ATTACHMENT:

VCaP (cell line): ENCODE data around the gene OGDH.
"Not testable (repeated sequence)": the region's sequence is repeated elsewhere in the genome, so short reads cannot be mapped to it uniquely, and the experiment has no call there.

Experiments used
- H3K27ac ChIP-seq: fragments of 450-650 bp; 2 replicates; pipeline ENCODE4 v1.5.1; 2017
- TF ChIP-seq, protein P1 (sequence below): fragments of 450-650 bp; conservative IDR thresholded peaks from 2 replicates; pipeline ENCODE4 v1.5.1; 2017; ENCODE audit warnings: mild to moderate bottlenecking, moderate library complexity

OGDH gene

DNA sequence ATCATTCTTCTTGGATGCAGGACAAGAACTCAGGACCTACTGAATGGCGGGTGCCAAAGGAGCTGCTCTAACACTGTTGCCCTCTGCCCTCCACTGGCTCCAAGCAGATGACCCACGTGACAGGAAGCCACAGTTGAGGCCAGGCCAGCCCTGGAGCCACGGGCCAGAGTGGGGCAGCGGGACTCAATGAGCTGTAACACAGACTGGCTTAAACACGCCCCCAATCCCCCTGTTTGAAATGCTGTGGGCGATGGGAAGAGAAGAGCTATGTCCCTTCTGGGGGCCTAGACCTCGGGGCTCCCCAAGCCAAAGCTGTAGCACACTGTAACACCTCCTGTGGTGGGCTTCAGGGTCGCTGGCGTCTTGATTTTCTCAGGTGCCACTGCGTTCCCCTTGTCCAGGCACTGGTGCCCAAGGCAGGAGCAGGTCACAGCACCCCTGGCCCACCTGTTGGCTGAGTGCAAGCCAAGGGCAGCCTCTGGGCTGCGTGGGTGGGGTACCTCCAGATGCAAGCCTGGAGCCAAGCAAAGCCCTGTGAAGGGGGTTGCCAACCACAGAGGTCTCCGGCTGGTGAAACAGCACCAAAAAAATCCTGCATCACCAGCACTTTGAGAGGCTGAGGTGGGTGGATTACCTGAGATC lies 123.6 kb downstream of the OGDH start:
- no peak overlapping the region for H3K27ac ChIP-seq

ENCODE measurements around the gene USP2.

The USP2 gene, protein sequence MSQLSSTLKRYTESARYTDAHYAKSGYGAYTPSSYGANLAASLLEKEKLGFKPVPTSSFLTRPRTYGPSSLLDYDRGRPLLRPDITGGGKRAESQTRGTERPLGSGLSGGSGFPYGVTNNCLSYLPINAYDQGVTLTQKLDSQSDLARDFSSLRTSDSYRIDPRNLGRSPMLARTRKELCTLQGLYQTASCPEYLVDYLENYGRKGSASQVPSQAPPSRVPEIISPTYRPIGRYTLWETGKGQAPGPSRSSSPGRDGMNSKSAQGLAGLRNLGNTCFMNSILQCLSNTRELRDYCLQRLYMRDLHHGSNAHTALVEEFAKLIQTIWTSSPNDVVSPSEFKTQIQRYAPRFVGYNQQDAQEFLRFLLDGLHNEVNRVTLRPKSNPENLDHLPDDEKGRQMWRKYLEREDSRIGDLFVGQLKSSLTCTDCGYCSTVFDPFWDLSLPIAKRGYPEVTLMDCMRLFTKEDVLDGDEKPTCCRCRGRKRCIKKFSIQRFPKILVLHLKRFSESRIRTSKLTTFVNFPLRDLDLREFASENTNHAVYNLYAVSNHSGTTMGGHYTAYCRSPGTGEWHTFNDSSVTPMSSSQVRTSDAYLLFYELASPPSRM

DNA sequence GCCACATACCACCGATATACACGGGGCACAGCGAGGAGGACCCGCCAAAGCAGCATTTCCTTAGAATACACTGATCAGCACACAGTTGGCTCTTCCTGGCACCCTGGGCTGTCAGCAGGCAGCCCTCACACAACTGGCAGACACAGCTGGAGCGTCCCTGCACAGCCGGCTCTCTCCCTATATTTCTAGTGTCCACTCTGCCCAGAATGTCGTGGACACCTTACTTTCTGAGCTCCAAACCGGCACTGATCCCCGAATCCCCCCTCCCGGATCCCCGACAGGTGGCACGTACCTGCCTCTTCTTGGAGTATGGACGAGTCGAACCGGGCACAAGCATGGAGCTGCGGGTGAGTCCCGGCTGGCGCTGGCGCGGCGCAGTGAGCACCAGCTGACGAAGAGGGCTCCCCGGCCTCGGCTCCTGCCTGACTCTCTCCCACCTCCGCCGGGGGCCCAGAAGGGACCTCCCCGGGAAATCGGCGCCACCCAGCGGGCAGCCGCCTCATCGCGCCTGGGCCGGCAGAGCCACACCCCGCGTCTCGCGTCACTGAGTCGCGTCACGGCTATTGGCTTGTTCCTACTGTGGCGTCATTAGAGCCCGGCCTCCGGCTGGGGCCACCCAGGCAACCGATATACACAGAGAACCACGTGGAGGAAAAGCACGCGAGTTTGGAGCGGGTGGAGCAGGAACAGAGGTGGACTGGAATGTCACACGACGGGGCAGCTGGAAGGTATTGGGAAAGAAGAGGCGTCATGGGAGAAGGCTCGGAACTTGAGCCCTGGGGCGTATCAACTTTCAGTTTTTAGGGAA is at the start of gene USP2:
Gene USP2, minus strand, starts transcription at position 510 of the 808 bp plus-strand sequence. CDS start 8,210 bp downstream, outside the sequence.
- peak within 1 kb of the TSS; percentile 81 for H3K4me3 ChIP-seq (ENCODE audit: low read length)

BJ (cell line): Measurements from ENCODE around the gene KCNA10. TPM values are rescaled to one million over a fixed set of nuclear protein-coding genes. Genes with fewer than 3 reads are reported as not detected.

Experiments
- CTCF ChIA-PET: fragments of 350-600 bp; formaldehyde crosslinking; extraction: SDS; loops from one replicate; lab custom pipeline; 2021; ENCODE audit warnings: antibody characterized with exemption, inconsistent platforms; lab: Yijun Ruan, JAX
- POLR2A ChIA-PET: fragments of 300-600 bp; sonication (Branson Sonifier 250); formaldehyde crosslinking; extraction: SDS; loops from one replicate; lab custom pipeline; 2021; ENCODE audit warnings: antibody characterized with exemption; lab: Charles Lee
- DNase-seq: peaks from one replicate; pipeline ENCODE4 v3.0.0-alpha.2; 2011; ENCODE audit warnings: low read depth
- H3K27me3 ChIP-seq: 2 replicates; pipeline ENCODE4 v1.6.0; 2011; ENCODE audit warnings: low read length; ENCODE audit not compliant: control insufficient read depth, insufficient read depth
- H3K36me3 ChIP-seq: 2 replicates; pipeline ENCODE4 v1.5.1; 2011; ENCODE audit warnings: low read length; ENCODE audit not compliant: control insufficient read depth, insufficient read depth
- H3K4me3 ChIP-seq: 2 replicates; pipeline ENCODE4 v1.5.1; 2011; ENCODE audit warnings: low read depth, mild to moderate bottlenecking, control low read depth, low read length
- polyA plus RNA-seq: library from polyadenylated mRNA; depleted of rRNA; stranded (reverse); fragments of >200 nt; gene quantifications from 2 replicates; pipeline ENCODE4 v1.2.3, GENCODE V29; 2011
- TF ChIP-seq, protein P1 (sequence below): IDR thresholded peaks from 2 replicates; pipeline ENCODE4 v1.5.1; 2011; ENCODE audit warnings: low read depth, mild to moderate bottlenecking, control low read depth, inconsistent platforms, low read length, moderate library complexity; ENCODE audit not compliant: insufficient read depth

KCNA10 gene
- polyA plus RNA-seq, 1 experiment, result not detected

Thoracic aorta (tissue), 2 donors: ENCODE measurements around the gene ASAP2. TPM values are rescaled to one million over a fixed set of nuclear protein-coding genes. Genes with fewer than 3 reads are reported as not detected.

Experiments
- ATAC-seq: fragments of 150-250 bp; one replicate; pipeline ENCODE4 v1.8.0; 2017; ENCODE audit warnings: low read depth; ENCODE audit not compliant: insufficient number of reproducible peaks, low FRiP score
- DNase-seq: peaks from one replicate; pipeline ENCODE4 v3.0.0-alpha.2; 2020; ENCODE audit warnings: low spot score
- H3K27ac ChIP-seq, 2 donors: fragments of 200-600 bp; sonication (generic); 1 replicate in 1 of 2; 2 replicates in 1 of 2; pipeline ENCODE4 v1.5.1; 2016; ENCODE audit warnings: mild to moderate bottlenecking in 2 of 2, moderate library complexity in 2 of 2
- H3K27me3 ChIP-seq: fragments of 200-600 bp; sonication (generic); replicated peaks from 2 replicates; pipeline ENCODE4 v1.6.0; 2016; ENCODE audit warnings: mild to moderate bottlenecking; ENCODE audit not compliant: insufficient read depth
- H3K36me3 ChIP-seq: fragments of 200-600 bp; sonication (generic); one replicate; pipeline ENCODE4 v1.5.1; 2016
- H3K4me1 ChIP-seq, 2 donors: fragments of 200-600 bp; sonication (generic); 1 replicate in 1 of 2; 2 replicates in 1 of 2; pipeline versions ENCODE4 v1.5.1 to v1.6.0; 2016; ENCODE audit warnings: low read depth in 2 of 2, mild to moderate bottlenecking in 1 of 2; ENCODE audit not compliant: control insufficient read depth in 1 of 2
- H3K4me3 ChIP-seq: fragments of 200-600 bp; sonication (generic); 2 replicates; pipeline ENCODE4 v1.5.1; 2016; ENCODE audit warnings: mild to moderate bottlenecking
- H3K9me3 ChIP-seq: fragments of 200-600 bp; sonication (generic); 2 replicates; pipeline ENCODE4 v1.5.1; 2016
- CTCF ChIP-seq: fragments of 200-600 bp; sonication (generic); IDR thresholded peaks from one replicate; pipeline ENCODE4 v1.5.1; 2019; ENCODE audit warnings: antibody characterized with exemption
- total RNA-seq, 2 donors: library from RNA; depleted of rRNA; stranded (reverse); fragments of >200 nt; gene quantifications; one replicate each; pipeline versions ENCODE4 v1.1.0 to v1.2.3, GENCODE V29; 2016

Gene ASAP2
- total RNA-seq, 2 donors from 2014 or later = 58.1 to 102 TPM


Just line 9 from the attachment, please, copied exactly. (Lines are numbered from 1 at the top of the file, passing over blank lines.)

ENCODE measurements around the gene USP2.